When Arab censors, upset because Egyptian star Omar Sharif kissed Jewish star Barbra Streisand in Funny Girl, effectively banned the film back in 1968, Streisand’s only weapon was a pointed joke. ”You think Cairo is upset?” she said at the time. ”You should have seen the letter I got from my aunt Rose.” But Streisand didn’t have the force of seven Academy Awards, an internationally important subject, or Steven Spielberg behind her. As Schindler’s List has opened overseas, it has been greeted primarily with rapture. And where it hasn’t, Hollywood clout is helping to rewrite foreign policy.
In Malaysia, which is 60 percent Muslim, the state censorship board initially banned Schindler’s List, saying it ”incites sympathy for one race,” and demanded 25 cuts in scenes with sex or violence. After that decision made headlines, Malay deputy prime minister Seri Anwar Ibrahim requested a second look at the film’s antigenocide message, and the ban was overturned, with a stipulation for seven cuts. But United International Pictures (UIP), the film’s distributor, has stated that no cuts will be made in the story of Oskar Schindler. An about-face occurred in the Philippines, where President Fidel V. Ramos overruled the censorship board, which had drawn irate newspaper editorials by asking for cuts in the film’s sex scenes. When UIP released the uncensored film in Manila, it played to overflow crowds. (There are no signs, however, that the Schindler’s ban will be overturned in Jordan, where Information Minister Jawad Al Anani explained that ”this is not an opportune time” to show a film sympathetic to Jews.)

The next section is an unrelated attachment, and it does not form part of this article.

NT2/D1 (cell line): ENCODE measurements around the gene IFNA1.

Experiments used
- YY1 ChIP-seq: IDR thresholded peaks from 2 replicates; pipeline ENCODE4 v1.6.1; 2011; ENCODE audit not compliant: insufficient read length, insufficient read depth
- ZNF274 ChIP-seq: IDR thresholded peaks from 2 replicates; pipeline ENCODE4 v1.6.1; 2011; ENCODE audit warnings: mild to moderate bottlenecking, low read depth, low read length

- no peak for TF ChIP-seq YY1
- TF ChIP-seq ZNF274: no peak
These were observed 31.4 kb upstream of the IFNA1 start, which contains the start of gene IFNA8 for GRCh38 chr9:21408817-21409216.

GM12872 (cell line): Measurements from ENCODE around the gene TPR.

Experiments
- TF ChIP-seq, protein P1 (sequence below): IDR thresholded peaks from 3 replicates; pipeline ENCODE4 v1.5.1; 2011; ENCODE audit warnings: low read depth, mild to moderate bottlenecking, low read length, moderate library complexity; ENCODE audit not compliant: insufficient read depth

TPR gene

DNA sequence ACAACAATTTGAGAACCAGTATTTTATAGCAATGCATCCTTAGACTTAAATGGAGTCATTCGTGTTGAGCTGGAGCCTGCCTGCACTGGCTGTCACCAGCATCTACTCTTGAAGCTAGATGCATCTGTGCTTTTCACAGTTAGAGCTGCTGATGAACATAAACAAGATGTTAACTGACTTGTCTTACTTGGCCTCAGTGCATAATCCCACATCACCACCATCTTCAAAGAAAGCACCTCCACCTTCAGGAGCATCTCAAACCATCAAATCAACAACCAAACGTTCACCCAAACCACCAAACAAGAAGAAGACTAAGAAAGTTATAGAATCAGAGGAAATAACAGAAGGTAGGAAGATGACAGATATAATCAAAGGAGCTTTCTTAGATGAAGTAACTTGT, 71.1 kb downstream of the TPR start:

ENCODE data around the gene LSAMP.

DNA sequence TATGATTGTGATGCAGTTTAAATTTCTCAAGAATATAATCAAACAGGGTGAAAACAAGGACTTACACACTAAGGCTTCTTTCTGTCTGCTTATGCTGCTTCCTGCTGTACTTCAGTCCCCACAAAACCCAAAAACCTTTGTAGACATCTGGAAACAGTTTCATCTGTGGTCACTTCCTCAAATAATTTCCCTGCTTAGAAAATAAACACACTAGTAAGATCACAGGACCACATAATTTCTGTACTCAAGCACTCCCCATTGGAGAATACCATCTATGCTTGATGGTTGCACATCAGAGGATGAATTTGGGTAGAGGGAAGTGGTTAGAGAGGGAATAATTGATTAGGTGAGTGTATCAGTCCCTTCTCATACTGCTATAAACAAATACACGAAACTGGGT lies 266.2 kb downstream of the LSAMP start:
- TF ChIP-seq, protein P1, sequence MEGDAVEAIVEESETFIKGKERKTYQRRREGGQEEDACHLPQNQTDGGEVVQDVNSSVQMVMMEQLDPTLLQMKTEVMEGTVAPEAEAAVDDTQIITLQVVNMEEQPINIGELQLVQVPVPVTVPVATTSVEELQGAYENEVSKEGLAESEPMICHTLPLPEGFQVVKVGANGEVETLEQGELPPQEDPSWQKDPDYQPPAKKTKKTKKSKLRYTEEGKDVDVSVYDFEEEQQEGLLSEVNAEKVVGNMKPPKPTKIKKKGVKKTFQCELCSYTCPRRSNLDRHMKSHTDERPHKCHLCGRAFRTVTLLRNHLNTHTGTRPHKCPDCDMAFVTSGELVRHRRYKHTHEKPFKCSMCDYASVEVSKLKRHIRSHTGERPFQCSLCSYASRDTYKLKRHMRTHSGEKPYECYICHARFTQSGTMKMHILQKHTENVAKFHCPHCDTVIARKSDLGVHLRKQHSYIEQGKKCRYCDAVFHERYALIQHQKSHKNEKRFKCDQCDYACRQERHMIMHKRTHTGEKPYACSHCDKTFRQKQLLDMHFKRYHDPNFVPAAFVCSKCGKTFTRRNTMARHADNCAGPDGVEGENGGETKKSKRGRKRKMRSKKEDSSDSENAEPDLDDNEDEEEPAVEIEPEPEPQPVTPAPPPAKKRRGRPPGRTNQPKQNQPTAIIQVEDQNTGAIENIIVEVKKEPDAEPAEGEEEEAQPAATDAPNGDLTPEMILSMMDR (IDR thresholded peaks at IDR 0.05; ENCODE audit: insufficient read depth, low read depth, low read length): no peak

The real surprise to Universal, which didn’t expect blockbuster business for its $23 million black-and-white drama, is the film’s success everywhere else, from English-speaking countries like England and Australia, to Brazil and Italy.
UIP now predicts that the film’s worldwide gross could total between $225 million and $250 million, more than half of which will come from abroad, not bad ”for a movie whose commercial expectations did not drive the decision to make it,” admits Universal chairman Tom Pollock.
In Germany, Schindler’s has surpassed its success in the U.S. (where it has reached fourth place) to become No. 1 at the box office. ”People realize this is a major film about a major issue,” says Georg Alexander, a film executive for ZDF-TV in Germany. ”Some are curious, others feel a need to go see it.” Audiences in Japan, where it hit No. 1, are moved as well. ”Asians like sentimental tearjerkers,” explains Hong Kong producer Terence Chang (Hard Target). ”(Schindler’s List) is a very touching story. And Spielberg is a big name, especially after Jurassic Park. In Japan, everybody thinks he is God.”